The Velveteen Rabbit Parent Guide
This sweet, gentle adaptation of the beloved children's book is an early Christmas present from Apple TV+.
Parent Movie Review
Change can be painful when you’re shy. William (Phoenis Laroche) and his family have just moved to a new home in the country and the withdrawn boy is hesitant to befriend neighboring children or his schoolmates. His only confidante is the Velveteen Rabbit (voiced by Alex Lawther), a glossy brown bunny found in his Christmas stocking.
As his loneliness grows, William increasingly devotes his time and affection to his toy rabbit. The two go on imaginary (animated) adventures, burrowing in tunnels and following a treasure map. The Velveteen Rabbit soon becomes the favorite toy, and wholeheartedly returns the devotion he receives. There’s only one problem – kids are more vulnerable than toys, and when disease strikes, the bunny will have to decide how deeply he loves his dearest friend.
Fans of Margery Williams will note that the screenwriters of this adaptation have made some significant changes to the beloved book, but I don’t think they are much of a problem. It’s always hard to push a picture book to fill movie runtime requirements, even for as short a film as this. What matters is whether or not the adaptation captures the spirit of the book, and this movie has done so to an impressive extent, delivering tenderness, empathy, and imagination in spades.
One of the major preoccupations of the book and the movie is what it means to be real. The sage of the nursery is the Wise Horse, thankfully no longer referred to by the book’s creepy name of the Skin Horse. Voiced by Helena Bonham Carter, the Wise Horse protects the Velveteen Rabbit from bullying toys and teaches him about the process of becoming real. “When a child really loves you,” the horse says, “then you become real.” Thus the rabbit’s journey to becoming real is an exploration of love, selflessness, courage, loyalty, and growth. It’s a touching story, well told.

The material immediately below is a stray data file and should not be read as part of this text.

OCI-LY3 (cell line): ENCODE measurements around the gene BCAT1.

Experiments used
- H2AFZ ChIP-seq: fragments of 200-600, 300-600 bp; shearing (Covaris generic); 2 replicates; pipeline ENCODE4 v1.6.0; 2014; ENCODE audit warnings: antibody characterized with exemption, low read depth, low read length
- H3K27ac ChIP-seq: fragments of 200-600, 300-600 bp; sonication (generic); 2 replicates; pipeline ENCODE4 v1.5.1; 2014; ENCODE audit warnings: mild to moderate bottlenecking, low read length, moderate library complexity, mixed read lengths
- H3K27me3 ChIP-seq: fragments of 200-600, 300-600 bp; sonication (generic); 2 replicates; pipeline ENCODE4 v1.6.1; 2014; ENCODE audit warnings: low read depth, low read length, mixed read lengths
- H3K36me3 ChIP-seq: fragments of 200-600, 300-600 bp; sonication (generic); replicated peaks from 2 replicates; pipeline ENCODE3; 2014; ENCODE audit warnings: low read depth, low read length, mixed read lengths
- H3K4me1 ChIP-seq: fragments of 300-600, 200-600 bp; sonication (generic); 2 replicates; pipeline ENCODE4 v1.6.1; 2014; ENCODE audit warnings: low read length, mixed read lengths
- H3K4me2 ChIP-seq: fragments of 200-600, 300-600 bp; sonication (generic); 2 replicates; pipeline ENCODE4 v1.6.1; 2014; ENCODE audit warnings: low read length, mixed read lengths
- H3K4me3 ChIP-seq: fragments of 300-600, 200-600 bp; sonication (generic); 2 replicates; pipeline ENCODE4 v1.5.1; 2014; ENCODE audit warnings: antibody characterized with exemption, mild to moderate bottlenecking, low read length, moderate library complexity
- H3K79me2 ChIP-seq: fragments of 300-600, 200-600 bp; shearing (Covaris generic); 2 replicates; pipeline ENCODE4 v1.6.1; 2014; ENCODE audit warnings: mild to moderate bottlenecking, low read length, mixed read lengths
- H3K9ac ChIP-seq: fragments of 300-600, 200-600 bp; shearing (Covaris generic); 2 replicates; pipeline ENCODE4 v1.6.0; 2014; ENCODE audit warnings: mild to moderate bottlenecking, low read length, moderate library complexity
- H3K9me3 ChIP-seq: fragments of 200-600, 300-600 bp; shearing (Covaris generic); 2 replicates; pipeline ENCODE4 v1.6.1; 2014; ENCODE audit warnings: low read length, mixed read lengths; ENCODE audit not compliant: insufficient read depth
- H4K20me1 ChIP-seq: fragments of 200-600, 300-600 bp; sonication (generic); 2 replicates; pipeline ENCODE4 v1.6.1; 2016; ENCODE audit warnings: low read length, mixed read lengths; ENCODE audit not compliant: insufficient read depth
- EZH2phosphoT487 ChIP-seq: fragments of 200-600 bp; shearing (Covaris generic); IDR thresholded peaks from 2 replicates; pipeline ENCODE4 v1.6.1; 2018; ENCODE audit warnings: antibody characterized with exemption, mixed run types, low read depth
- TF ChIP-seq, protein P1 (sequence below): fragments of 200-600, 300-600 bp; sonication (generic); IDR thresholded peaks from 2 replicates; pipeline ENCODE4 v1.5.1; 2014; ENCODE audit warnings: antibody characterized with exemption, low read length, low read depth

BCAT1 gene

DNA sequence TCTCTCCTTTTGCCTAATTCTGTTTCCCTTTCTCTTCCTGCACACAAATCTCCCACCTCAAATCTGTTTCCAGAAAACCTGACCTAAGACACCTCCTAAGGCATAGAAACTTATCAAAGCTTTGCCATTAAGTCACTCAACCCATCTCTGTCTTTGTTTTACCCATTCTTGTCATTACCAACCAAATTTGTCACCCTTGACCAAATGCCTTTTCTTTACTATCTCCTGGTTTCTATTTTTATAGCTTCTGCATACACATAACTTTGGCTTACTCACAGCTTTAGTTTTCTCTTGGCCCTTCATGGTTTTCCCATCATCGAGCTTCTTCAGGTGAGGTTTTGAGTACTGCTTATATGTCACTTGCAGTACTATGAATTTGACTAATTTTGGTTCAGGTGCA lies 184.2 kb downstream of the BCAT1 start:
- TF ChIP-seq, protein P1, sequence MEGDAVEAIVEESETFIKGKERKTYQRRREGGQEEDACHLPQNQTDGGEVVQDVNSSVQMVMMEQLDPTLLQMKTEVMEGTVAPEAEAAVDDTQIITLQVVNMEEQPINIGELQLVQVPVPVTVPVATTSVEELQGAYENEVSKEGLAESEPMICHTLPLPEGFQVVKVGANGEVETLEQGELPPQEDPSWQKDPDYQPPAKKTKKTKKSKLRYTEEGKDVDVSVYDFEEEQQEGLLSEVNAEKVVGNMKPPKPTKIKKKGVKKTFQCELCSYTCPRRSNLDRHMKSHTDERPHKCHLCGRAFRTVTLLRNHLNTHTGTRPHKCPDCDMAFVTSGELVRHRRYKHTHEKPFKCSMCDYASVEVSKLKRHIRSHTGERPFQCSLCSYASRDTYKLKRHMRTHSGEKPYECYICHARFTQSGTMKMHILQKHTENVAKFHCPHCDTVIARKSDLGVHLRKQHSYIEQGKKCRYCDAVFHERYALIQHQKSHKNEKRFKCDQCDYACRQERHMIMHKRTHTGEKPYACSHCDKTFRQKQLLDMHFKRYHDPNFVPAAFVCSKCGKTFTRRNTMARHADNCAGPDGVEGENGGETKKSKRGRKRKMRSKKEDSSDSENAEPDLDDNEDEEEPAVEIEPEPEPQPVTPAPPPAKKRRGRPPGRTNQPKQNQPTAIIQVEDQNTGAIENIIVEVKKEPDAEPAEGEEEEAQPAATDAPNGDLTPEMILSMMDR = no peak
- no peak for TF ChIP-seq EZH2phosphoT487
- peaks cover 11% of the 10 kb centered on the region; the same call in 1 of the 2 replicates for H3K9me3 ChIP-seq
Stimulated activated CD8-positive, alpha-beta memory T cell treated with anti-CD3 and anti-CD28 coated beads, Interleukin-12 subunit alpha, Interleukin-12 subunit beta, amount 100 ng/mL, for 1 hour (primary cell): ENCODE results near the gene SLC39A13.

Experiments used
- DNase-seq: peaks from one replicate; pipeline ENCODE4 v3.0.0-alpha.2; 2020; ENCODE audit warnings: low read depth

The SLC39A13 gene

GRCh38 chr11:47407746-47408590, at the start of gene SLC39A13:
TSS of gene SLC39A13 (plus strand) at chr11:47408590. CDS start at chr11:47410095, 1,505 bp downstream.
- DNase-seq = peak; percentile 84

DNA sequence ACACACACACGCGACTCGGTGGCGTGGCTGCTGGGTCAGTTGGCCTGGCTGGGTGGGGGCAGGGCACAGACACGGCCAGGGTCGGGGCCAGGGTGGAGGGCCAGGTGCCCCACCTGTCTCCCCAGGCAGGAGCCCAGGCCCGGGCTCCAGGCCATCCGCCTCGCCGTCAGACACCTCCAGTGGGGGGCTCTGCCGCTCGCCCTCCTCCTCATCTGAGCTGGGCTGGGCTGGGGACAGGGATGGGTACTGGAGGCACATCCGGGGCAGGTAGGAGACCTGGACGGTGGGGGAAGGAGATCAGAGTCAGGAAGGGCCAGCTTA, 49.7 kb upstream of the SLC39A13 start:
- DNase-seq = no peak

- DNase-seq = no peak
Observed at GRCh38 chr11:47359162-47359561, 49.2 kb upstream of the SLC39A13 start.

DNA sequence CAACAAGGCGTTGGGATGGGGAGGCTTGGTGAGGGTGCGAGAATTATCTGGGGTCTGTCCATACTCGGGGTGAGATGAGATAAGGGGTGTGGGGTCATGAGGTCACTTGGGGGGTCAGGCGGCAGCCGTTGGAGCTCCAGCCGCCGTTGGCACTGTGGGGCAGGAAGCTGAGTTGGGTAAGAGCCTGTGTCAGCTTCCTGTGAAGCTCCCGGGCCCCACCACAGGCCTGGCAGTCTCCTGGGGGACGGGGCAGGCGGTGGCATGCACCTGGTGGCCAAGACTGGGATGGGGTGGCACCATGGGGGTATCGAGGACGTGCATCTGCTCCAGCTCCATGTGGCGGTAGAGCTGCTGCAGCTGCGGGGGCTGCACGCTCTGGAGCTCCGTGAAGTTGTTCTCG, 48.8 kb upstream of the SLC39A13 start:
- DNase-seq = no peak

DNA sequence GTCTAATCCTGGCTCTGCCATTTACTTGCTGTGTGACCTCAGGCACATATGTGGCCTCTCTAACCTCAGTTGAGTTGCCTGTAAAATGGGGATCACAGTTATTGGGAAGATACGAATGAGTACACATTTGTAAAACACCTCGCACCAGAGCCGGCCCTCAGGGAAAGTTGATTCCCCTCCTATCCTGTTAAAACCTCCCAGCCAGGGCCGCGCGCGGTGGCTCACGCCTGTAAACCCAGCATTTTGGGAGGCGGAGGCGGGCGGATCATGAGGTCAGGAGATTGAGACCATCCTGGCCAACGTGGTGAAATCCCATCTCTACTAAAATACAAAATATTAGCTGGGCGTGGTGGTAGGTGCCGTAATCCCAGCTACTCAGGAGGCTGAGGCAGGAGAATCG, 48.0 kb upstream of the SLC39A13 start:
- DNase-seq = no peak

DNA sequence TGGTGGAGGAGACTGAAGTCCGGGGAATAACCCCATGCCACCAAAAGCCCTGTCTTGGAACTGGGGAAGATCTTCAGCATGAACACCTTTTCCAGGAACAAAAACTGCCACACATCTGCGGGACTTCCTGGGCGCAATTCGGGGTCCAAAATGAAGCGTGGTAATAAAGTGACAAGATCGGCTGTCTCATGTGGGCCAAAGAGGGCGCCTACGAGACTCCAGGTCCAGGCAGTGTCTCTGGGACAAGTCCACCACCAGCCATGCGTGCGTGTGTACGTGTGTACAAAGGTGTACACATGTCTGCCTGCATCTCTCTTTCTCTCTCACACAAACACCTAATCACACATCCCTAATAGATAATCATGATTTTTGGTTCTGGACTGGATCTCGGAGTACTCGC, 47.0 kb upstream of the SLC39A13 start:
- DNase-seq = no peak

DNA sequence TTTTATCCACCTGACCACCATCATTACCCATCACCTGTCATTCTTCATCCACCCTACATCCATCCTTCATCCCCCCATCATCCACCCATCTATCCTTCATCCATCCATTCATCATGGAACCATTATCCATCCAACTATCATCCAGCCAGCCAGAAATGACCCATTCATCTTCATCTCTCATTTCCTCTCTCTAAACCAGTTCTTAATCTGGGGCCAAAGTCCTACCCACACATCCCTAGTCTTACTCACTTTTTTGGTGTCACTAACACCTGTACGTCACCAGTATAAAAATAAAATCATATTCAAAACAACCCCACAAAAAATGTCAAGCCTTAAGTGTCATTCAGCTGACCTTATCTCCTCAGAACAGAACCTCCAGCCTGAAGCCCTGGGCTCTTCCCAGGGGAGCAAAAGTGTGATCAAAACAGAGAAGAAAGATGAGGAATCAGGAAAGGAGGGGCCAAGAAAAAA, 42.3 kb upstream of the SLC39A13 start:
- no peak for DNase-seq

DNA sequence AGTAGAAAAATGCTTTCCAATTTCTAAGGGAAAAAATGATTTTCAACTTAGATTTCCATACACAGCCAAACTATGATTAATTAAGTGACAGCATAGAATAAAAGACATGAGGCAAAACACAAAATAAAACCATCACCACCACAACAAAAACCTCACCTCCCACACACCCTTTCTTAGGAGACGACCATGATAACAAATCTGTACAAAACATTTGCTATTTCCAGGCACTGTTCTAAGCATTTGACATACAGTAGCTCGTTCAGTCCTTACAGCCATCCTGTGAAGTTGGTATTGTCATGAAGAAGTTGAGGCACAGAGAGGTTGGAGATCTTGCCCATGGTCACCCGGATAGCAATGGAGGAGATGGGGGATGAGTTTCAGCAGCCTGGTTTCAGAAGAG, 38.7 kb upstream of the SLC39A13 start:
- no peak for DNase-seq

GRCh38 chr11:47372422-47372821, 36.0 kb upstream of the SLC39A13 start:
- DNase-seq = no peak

At 44 minutes, this is a short film but the production values are solid. The animated sequences aren’t impressive, but the locations are enchanting, the 1920s setting is convincing, and the casting is better-than-average for a children’s Christmas movie. Young Phoenix Laroche does a fine job as the sensitive, wistful young William. Alex Lawther’s vocal talents also bring the beloved rabbit to life.
The Velveteen Rabbit is a sweet Christmas gift from Apple TV+ to family audiences. The film is filled with compassion for the challenges of childhood, particularly shyness, loneliness, and adapting to change. It manages to see the world from a child’s perspective, putting William’s emotions and perspectives center screen. This is a gentle story, one that will speak to children while giving their parents a hit of nostalgia. It’s not perfect, but it still delivers a touch of magic – and isn’t that what we want in a family film?Directed by Jennifer Perrott, Rick Thiele. Starring Phoenix Laroche, Alex Lawther, Helena Bonham Carter. Running time: 44 minutes. Theatrical release November 22, 2023. Updated November 22, 2023
Watch the trailer for The Velveteen Rabbit
The Velveteen Rabbit
Rating & Content Info
Why is The Velveteen Rabbit rated Not Rated? The Velveteen Rabbit is rated Not Rated by the MPAA